Leveraging the power of GIS
Geographic information systems (GIS) technology is a powerful tool for communities because it puts them in control of their own information. It’s interactive, so civic leaders can connect data pieces and create their own layers of current information quickly and efficiently.
Integrating outside software with GIS technology creates some very powerful results. A great example is a water resource engineer who reviews floodplain models. The U.S. Army Corps of Engineers Hydrologic Engineering Center produces HEC-RAS, software widely used for river and floodplain modeling. While HEC-RAS and its companion software, HEC-GeoRAS, allow for mapping of floodplains through GIS, it does not provide a means for visual representation of certain models.
Of particular concern are models with unsteady, or variable, flows which are increasingly needed to analyze the floodplain. This gap in the market prompted Moore Engineering to develop a data mining script to extract spatial and flow data from the HEC-RAS model and plot it in GIS. Manually obtaining this data used to be very labor intensive, and took days to complete. Moore’s process is more powerful and elaborate, and can be accomplished in a fraction of the time. It has become a very valuable tool throughout the review of floodplain models.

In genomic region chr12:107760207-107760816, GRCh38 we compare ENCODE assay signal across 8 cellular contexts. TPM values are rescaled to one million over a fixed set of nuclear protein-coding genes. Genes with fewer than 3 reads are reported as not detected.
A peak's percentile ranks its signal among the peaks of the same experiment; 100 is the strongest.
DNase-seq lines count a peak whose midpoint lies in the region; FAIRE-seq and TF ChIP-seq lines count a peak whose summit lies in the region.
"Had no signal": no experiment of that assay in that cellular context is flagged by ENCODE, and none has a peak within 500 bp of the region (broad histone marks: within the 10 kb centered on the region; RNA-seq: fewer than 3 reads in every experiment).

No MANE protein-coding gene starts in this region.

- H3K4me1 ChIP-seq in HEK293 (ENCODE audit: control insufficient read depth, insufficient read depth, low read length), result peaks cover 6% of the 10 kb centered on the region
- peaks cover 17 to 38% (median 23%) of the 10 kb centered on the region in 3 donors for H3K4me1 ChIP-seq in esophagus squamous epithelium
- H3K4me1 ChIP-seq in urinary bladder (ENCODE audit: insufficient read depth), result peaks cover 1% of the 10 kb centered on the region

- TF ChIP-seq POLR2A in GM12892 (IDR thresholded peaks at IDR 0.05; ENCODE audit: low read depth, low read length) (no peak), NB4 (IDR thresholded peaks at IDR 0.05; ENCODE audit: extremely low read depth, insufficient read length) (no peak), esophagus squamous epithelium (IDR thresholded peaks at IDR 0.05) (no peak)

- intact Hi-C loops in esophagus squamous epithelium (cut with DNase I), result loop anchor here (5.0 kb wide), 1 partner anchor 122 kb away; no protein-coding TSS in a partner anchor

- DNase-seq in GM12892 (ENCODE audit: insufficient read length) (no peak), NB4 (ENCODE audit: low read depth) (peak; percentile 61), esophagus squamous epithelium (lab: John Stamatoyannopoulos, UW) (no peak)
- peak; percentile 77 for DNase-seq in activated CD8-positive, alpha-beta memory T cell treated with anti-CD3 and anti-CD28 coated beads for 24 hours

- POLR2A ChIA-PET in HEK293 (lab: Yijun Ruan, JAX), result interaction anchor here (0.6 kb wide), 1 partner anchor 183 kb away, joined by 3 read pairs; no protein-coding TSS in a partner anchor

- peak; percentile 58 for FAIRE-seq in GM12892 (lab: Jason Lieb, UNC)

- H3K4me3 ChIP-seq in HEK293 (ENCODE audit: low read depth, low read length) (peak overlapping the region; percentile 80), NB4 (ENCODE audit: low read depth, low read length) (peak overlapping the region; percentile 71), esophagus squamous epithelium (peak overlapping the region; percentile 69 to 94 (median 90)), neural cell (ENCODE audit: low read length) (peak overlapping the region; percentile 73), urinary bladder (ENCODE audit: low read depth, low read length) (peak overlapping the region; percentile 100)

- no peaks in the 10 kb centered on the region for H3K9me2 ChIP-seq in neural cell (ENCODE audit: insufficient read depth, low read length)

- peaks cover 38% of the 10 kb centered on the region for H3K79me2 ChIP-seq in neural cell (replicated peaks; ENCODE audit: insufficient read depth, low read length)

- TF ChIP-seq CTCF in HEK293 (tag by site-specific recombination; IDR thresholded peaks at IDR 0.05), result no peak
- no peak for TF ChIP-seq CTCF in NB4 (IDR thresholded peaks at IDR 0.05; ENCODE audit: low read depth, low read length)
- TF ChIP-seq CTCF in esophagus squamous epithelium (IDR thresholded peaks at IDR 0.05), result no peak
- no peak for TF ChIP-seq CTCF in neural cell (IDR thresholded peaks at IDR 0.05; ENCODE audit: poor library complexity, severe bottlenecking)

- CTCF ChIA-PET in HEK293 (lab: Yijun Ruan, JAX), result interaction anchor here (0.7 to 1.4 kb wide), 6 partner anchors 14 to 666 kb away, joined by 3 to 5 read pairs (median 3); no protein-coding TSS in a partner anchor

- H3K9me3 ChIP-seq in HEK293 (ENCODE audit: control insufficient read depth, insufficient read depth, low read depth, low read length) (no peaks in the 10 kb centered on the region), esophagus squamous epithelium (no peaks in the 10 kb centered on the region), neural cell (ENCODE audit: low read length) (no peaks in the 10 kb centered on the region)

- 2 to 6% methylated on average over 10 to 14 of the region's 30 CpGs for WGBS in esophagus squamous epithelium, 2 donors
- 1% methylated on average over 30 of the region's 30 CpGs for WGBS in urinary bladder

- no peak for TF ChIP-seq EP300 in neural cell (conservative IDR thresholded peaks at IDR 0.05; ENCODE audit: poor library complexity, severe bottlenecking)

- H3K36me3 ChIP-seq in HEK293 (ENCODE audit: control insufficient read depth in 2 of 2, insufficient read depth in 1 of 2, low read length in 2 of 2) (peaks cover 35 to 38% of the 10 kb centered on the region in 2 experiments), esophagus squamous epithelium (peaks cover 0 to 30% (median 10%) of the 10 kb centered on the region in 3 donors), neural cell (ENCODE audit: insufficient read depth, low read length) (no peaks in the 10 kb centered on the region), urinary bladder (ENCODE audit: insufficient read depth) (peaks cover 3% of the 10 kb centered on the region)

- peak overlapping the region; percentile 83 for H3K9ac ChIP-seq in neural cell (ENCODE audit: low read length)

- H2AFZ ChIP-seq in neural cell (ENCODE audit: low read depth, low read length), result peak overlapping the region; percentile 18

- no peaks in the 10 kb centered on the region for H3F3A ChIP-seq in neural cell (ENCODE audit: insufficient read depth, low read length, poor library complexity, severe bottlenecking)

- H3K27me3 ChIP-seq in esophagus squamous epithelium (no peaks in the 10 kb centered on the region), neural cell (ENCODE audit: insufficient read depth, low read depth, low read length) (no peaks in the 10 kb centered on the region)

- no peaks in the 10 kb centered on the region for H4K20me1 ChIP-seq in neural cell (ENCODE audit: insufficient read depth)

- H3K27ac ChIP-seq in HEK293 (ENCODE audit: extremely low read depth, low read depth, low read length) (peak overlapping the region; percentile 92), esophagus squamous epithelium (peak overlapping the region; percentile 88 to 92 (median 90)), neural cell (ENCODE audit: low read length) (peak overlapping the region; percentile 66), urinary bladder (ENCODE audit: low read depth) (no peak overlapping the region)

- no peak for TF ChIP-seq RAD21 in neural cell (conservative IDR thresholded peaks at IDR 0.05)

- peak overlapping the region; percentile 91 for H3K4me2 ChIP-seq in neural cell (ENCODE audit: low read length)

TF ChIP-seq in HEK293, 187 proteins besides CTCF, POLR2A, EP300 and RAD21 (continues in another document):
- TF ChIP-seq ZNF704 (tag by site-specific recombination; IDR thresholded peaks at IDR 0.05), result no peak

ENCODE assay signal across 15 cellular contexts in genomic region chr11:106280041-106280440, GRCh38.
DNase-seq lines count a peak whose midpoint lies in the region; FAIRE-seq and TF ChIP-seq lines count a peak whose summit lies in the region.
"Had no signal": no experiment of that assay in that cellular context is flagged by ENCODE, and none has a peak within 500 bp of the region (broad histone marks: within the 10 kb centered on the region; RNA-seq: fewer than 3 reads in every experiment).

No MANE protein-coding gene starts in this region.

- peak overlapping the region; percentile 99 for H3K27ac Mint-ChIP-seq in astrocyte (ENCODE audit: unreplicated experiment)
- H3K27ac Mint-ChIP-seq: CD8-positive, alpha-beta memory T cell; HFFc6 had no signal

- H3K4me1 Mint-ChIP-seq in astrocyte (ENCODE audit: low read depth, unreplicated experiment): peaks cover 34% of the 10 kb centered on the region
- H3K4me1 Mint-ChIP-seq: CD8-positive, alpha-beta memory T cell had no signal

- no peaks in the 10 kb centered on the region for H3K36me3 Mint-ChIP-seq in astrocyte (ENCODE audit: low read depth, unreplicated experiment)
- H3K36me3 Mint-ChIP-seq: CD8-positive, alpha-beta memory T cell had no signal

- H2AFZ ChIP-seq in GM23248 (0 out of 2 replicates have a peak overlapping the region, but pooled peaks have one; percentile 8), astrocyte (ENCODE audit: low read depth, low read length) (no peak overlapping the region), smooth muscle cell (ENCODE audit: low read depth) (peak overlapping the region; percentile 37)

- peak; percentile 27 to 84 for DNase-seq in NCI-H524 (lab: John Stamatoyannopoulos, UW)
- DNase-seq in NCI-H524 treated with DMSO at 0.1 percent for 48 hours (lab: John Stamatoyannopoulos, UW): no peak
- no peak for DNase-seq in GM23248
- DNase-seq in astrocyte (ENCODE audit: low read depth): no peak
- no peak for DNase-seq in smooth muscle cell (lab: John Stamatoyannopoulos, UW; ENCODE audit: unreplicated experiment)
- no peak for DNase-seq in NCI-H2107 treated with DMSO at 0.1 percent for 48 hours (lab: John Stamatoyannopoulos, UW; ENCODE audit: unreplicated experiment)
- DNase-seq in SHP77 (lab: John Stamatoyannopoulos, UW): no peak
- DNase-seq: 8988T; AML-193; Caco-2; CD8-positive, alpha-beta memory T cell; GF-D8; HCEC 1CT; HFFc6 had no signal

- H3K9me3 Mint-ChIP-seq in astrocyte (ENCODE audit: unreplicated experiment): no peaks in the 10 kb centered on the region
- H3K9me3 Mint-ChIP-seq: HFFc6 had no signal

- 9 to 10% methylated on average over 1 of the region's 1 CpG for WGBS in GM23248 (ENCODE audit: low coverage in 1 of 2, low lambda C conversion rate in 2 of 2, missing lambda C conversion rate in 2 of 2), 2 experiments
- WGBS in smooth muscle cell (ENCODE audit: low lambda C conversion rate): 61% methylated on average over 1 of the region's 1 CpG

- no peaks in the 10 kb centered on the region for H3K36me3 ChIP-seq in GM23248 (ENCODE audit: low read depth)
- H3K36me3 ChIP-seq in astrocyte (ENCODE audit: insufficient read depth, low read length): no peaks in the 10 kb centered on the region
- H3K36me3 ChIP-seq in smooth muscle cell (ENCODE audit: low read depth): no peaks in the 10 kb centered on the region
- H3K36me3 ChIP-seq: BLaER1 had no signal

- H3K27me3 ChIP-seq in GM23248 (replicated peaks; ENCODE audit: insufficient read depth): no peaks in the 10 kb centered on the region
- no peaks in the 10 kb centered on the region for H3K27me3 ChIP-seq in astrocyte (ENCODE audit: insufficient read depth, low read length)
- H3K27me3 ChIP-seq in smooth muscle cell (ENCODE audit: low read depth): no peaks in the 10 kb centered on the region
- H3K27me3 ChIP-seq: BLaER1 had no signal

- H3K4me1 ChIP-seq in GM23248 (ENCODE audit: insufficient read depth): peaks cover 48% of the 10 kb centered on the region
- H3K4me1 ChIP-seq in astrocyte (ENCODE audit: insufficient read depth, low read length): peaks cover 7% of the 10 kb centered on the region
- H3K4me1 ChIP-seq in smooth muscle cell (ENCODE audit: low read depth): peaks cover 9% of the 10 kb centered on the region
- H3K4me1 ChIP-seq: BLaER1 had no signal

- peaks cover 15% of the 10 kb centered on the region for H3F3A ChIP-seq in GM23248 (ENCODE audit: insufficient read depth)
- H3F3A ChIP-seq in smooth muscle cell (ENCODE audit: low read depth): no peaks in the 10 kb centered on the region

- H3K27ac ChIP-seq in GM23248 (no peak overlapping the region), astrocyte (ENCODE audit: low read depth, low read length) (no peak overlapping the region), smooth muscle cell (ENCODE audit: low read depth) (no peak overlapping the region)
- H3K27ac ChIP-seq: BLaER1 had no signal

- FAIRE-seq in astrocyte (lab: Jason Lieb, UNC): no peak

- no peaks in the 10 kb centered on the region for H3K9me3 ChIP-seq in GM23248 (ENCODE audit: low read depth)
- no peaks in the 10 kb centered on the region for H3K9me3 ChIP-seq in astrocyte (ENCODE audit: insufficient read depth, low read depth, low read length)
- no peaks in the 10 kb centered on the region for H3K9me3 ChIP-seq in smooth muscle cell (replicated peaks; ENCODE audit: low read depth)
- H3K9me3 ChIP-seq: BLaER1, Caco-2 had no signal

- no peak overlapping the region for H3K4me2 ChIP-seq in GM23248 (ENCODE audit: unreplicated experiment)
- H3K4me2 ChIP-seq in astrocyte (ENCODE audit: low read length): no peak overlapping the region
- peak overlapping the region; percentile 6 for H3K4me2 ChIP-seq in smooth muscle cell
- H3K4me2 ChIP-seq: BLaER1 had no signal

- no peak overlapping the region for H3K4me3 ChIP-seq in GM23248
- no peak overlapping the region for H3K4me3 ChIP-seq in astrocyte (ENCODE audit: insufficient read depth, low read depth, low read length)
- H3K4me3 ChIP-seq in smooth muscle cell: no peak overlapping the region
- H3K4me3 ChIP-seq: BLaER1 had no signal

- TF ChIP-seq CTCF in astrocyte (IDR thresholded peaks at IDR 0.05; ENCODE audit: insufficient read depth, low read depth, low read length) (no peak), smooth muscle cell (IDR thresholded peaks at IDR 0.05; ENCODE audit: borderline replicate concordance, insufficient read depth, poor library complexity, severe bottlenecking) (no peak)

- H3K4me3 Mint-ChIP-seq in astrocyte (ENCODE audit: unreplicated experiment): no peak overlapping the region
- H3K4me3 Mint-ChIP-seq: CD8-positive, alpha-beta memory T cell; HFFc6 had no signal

Two of Moore Engineering’s GIS specialists, Kyle Volk and Tom Sayward, are eager to share what they’ve developed at two upcoming GIS conferences. The North Dakota GIS Users Conference is set for Monday, Sept. 28, in Fargo, while the Minnesota GIS/LIS Conference is Oct. 7-9, in Duluth.
Kyle and Tom’s in-depth presentation, “Floodplain Models: A streamlined review through data and mining visualization,” will detail their work.
Kyle will provide an overview of the modeling and output of the software. He graduated from NDSU in 2005 and has been a civil engineer at Moore Engineering for 10 years. He’s the GIS coordinator for the company, and his experience includes analysis and design of flood control projects, GIS applications in water resources and GIS assessment analysis. Kyle enjoys camping with his wife and two kids, and has a salt water aquarium.
Tom will speak on the code behind the program and the processing of data from HEC-RAS to GIS. He is pursuing a master’s degree in software engineering from North Dakota State University, and has been a GIS programmer for Moore Engineering for nearly three years. In addition to programing, he enjoys bee keeping, martial arts and learning Mandarin Chinese.
We hope to see you in Fargo or Duluth!
If neither of those works for you, call 701-282-4692 for more information or send us a note and we’ll get back to you.